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One New, One Familiar Traffic Problem

Back to School--and Longer Commutes


School is back in session, and Los Angeles is back to traffic hell.

"Some days I spend more time with my carpool partner than I do with my husband," sighed Mui Dolim, whose Irvine to South Pasadena commute increased this week from an hour to an hour and a half each way.

Maren Nelson, a lawyer whose Hermosa Beach to downtown Los Angeles drive went from 45 minutes to about an hour, said, "You can always tell when USC starts by the traffic on the 110."

"It's been sheer murder," added Al Cubillas, who drives two hours each way from his Canyon Country home to his job in Santa Monica as technical director for a visual effects company. "I'd be dead without my cellular phone."

You don't need to be a traffic scientist to know that traffic becomes heavier on Los Angeles roads once summer vacation ends, school begins, thousands of yellow school buses hit the street and parents set their commutes to the school bell. College students also hit the road.

SigAlerts are up, freeway speeds have slowed, traffic volume has increased an estimated 10% and the morning and evening crush is starting earlier and lasting later, transportation officials said Thursday.


In the city's traffic control centers, lights depicting road conditions on maps are changing from free-flowing green to gridlock red more often.

Los Angeles Unified put 2,000 buses on the streets for the school year, which began Sept. 3 for most of the 668,000 students in the nation's second-largest school district.

Last week, the Southern California Auto Club reported a 10% increase in the number of emergency road service calls, which it attributed to the increase in traffic, spokesman Jeff Springs said.

Adding to the woes have been some doozy SigAlerts--42 this month on Los Angeles County freeways, up from 29 in the same period last month.

But if you think traffic is bad now, wait until it rains.

In the meantime, don't feel too sorry for yourself. Unlike San Francisco, Los Angeles transit workers aren't on strike.

But things are bad enough. "When school starts, the drive that normally takes 50 minutes . . . takes an hour or an hour and a half or more," said Sean Joyce, who commutes 42 miles each way "bumper to bumper" from Orange County to his job as South Pasadena city manager.

Sierra Madre resident Linda Thornton, an attorney with a Sherman Oaks law firm, said, "I have been late for court twice this week."

"Summer was wonderful," said Bea LaPisto-Kirtley, a Bradbury councilwoman who was enjoying a half-hour commute to her job as principal at Glassell Park Elementary School. "As soon as the regular school year begins, it's a traffic nightmare." Now the trip takes 40 minutes--if there are no accidents.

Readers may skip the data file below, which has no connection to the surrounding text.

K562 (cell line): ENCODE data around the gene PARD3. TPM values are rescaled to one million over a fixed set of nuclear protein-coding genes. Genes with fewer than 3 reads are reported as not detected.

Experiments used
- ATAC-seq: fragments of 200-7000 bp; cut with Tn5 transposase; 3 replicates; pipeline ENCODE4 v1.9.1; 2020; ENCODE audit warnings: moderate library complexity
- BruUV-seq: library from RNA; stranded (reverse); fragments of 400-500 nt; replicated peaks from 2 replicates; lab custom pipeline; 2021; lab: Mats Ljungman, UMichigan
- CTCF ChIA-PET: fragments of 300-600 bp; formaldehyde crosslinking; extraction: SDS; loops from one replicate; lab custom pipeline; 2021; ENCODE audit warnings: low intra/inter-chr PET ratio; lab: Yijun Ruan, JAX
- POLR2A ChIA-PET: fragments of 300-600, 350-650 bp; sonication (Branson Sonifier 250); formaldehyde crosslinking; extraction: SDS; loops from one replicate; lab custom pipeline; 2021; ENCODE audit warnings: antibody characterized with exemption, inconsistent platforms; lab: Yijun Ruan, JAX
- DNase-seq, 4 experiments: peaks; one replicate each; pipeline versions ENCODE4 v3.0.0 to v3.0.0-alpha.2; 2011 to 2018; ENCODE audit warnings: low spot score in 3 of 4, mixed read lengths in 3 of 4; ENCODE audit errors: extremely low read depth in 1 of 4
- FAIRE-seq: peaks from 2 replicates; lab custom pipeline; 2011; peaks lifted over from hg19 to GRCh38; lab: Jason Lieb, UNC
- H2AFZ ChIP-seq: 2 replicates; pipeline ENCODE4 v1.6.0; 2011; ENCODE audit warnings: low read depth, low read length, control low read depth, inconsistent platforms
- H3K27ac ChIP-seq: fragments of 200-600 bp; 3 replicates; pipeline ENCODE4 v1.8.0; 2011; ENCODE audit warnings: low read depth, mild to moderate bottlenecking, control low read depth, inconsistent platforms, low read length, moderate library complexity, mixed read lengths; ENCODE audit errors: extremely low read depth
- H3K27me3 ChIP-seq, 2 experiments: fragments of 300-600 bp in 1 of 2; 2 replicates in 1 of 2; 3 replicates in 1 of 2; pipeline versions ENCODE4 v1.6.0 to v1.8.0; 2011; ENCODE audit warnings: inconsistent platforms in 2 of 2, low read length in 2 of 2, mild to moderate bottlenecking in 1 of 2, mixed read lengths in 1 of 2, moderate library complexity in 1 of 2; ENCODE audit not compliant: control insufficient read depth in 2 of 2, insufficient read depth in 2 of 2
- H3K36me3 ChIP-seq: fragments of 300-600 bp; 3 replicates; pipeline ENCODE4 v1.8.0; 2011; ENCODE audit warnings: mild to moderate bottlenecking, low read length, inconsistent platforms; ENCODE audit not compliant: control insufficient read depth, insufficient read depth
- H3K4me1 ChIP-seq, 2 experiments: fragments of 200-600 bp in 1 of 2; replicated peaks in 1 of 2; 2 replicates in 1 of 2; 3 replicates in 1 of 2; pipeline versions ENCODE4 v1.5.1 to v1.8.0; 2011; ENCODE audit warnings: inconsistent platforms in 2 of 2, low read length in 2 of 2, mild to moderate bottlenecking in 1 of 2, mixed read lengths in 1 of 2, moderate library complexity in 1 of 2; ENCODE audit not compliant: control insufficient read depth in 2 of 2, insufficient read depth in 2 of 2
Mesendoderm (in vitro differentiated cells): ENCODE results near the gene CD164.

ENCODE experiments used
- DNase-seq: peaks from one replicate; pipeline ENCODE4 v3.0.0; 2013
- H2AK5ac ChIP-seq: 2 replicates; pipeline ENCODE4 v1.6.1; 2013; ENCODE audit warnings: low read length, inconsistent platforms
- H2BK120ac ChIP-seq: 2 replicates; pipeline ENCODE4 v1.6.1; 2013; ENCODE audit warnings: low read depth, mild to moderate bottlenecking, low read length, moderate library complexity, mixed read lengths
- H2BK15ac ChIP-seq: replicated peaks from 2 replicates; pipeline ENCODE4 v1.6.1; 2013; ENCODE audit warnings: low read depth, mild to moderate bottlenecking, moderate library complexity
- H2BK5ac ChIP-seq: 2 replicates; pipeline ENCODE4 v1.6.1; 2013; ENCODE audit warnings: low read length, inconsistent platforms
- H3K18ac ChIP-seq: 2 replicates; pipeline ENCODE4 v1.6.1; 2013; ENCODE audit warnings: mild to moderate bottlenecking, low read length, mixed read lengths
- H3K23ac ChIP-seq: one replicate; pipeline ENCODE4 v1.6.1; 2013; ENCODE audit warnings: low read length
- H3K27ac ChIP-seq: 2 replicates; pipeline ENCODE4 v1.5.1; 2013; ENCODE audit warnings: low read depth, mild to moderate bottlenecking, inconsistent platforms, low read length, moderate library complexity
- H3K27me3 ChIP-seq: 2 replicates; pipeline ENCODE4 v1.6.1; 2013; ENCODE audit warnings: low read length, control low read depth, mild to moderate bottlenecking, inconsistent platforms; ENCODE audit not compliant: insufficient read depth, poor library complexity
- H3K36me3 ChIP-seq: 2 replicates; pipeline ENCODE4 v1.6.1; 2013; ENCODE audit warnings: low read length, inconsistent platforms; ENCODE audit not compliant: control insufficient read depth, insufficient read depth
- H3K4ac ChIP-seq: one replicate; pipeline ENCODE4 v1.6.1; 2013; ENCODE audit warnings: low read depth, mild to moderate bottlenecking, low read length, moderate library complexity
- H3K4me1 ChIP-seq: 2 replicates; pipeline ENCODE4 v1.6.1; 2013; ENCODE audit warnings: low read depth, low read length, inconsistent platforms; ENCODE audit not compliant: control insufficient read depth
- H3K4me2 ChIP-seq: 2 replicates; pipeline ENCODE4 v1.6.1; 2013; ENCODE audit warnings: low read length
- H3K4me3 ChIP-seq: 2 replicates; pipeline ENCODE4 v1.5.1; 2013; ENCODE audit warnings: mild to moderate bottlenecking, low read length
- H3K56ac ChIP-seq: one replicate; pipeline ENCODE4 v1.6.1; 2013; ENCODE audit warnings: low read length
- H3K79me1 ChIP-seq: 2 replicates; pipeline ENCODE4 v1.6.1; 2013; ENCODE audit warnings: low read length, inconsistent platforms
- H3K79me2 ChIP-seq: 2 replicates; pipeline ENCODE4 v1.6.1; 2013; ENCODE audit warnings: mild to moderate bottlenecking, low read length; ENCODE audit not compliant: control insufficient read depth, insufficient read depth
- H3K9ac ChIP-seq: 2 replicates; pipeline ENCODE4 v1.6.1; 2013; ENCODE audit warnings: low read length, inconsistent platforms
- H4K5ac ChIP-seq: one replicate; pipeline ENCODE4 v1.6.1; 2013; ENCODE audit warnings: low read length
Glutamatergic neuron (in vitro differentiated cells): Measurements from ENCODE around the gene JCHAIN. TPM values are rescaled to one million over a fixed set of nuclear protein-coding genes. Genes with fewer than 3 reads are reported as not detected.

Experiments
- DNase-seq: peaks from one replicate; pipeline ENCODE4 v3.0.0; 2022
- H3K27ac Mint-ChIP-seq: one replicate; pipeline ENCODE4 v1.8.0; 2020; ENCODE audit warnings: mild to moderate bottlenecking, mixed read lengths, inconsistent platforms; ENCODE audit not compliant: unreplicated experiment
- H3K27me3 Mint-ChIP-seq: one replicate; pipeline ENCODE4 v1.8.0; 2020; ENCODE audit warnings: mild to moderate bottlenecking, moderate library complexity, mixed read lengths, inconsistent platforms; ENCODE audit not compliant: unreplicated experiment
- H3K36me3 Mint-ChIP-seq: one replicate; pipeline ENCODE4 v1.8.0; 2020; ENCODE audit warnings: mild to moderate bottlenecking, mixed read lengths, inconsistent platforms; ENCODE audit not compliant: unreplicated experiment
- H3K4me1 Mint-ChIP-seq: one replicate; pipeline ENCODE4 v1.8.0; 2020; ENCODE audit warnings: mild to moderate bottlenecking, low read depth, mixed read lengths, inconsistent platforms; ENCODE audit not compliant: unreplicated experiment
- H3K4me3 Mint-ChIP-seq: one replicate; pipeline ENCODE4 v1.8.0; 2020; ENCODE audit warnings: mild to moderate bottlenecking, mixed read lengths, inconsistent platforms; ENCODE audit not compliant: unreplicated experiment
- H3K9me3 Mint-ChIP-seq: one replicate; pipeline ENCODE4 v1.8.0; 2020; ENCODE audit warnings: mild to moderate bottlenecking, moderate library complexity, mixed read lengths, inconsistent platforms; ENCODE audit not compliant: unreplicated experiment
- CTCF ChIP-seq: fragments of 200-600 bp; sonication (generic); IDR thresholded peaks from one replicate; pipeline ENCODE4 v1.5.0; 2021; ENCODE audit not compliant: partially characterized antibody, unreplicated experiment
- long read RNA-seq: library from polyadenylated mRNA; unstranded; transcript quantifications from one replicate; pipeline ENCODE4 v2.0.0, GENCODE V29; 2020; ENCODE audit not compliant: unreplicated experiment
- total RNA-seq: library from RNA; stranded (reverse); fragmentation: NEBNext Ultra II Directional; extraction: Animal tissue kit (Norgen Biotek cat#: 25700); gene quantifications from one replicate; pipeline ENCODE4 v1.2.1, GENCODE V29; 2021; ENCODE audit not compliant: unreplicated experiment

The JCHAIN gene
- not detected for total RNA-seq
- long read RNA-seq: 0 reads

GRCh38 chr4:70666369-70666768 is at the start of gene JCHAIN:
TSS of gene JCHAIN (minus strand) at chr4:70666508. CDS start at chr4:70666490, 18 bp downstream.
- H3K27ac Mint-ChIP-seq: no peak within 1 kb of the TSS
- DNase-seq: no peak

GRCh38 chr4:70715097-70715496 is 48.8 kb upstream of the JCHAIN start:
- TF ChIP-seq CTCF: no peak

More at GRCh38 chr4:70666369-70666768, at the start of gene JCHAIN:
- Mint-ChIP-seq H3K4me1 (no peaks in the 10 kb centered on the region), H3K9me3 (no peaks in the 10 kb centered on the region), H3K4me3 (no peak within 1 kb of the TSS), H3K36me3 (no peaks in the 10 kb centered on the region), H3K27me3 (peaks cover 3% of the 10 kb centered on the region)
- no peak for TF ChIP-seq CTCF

San Marino resident Bernard LeSage, an attorney who commutes to downtown Los Angeles, changes his route this time of year. "When USC is in school, I switch to surface streets. It's like an annual event."

LeSage said he does not mind the delays because he listens to books on tape--the one good thing about Los Angeles traffic.

"At an average speed of under 30 mph, I listen to a book a week on tape. I'm listening to 'Oliver Twist' by Charles Dickens now," he said.

Shindana Mustin faces a different commute. Same story, though.

The security company dispatcher said: "I come to Santa Monica from East Los Angeles, and it seems every day this week I've had to get off the 10 freeway and take surface streets, it's been so bad."

Co-worker Spencer Sampson added: "The 10 must be the worst freeway on the planet."

The return to school also has created traffic jams at campuses, prompting officials to advise parents to arrive early or park a few blocks away and walk the rest of the way.

"I talk to parents who will jog five miles a day on the treadmill but they won't walk two or three blocks to pick up their kids," Los Angeles Police Officer Clark Baker said.

In an effort to ease some of the traffic congestion, Southern California Rideshare has launched a campaign targeting college students. Students are urged to carpool or take public transit and can get information by calling (800) COMMUTE or linking up to the Internet (


Caltrans engineer Nick Jones said the first couple of weeks after school reopens can be the worst. Commuters need some time to adjust their schedules to respond to the congestion.

"If all of a sudden, it gets more difficult if you leave at 7:50 a.m., you're going to try to leave at 7:40 a.m.," he said. "People will make adjustments. It will kind of smooth itself out."

Jones said his own Altadena to downtown Los Angeles commute has increased by five minutes since the schools reopened. He now gets off the freeway to escape the congestion, but preferred not to say where.

He doesn't want any more traffic.

* Times staff writers John M. Glionna and Jose Cardenas, and correspondents Tracy Johnson, Michael Krikorian and Kevin O'Leary contributed to this story.

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